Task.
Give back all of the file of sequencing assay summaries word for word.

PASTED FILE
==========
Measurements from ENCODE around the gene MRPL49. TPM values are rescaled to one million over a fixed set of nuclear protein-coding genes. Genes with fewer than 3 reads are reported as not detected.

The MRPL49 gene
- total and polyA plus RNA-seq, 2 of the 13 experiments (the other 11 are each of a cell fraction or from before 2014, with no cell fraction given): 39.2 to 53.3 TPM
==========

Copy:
Measurements from ENCODE around the gene MRPL49. TPM values are rescaled to one million over a fixed set of nuclear protein-coding genes. Genes with fewer than 3 reads are reported as not detected.

The MRPL49 gene
- total and polyA plus RNA-seq, 2 of the 13 experiments (the other 11 are each of a cell fraction or from before 2014, with no cell fraction given): 39.2 to 53.3 TPM